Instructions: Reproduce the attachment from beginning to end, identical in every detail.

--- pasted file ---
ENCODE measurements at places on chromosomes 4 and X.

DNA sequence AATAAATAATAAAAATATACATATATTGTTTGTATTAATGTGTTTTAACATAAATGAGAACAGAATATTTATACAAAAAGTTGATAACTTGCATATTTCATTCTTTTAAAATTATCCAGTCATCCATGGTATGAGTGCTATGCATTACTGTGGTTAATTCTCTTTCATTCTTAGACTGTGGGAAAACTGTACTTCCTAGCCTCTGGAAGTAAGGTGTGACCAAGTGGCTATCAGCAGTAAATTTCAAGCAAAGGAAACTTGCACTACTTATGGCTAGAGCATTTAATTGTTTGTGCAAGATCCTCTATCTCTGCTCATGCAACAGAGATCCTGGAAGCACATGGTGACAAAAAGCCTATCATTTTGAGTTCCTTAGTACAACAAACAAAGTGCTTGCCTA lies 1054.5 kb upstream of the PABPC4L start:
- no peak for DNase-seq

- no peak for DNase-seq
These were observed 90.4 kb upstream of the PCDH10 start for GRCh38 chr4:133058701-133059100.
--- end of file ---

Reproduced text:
ENCODE measurements at places on chromosomes 4 and X.

DNA sequence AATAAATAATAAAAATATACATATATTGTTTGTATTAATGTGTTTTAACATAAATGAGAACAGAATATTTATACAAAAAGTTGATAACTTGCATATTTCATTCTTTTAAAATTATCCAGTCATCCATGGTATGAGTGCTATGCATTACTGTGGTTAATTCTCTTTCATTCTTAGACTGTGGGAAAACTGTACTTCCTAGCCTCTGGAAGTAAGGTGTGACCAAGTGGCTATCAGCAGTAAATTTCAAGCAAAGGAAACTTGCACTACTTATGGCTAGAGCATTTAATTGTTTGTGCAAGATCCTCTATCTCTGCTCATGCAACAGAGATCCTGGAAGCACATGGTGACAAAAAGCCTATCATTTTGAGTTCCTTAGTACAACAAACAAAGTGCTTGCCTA lies 1054.5 kb upstream of the PABPC4L start:
- no peak for DNase-seq

- no peak for DNase-seq
These were observed 90.4 kb upstream of the PCDH10 start for GRCh38 chr4:133058701-133059100.